On the economics of natural resources and institutions
Abstract (Summary)Utilizing the fact that natural resources are randomly distributed among countries, we investigate how public income shocks have different long run economic effects dependent on constitutional arrangements. We find that (i) the so-called ‘resource curse’ is present in democratic presidential countries—but not in democratic parliamentary countries, (ii) being parliamentary or presidential matters more for the growth effects of natural resources than being democratic or autocratic, and (iii) natural resources are more likely to reduce growth when proportional electoral systems are in place than when the electoral systems are majoritarian. The two first effects is shown to be very robust, the last effect less so.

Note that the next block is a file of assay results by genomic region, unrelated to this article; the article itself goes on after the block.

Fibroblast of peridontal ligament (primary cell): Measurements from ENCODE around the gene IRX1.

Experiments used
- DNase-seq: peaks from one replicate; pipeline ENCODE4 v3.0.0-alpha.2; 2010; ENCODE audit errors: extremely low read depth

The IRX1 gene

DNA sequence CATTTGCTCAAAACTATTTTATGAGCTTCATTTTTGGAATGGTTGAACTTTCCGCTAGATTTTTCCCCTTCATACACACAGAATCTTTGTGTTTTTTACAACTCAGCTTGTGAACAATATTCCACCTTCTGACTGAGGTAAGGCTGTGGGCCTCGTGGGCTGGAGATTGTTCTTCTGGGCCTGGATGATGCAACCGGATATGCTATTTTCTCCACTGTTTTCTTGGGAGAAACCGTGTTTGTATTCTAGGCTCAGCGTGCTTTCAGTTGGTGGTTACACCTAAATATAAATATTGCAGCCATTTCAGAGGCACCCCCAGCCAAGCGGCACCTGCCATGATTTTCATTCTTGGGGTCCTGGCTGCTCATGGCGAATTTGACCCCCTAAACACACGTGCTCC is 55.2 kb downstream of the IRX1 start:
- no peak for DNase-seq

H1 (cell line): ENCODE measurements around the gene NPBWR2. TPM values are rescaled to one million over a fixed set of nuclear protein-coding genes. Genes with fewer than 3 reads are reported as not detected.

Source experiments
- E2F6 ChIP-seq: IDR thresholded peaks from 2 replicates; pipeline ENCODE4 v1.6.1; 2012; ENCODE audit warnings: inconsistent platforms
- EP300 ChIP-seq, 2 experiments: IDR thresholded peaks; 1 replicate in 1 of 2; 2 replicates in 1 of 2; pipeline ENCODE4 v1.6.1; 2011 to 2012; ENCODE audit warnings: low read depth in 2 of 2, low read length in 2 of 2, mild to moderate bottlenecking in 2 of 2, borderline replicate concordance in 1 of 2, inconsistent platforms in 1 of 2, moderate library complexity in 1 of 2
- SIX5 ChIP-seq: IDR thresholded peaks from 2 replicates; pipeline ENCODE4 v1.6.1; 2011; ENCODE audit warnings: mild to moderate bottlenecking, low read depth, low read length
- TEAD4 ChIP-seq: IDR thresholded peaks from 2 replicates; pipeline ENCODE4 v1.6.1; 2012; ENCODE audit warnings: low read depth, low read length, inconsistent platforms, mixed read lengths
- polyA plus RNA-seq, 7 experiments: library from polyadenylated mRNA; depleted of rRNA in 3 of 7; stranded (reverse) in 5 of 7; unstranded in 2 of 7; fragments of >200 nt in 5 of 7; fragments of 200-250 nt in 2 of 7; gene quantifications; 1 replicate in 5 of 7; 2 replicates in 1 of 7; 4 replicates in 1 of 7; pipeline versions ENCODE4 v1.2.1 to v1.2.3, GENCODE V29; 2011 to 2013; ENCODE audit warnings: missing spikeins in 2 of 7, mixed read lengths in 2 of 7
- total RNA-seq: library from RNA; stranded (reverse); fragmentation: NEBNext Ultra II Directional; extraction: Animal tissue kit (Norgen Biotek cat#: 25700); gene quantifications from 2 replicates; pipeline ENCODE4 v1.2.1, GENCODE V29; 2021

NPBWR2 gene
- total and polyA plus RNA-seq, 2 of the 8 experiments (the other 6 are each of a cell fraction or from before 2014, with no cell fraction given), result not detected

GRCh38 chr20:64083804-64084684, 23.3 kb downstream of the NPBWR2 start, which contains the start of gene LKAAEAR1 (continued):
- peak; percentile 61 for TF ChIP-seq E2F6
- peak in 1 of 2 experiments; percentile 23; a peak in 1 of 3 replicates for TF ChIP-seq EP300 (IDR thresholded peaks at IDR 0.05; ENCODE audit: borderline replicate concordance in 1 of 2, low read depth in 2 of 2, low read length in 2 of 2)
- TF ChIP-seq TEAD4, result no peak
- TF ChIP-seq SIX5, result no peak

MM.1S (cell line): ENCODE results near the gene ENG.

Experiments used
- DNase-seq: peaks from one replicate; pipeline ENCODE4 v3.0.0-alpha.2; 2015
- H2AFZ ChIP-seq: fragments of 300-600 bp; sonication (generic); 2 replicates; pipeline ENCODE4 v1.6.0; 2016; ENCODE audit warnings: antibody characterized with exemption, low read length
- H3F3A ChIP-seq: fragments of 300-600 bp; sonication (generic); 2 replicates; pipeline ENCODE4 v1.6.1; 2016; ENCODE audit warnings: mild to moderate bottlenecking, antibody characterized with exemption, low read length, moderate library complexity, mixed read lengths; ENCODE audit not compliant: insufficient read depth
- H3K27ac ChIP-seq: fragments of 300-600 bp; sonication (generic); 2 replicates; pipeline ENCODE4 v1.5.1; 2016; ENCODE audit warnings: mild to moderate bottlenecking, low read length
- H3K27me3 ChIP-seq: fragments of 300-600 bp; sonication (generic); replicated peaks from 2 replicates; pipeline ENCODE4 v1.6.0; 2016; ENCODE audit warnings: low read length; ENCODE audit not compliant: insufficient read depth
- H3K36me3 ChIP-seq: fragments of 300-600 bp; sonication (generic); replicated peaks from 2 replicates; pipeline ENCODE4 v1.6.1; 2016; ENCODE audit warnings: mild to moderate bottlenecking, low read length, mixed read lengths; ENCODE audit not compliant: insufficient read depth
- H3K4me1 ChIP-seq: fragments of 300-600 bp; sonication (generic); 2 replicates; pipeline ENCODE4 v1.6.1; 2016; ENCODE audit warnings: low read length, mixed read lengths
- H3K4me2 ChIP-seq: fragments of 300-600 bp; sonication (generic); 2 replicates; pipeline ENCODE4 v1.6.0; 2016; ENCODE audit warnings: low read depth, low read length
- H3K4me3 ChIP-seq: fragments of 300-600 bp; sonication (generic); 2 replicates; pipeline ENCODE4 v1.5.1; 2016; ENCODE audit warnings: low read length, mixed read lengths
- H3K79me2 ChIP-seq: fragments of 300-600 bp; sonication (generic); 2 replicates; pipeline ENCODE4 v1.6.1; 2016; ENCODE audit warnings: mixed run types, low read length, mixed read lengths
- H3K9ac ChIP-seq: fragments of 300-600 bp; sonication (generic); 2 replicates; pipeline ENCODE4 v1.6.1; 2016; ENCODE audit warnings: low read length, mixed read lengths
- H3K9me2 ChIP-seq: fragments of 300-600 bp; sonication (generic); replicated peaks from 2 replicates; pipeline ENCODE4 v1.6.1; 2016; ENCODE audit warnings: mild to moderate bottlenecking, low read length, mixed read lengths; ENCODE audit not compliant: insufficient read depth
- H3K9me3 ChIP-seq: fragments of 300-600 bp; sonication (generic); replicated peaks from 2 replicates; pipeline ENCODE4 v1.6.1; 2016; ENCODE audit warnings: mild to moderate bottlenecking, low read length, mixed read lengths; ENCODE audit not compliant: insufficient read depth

Source Type:Master's Thesis
Date of Publication:01/01/2007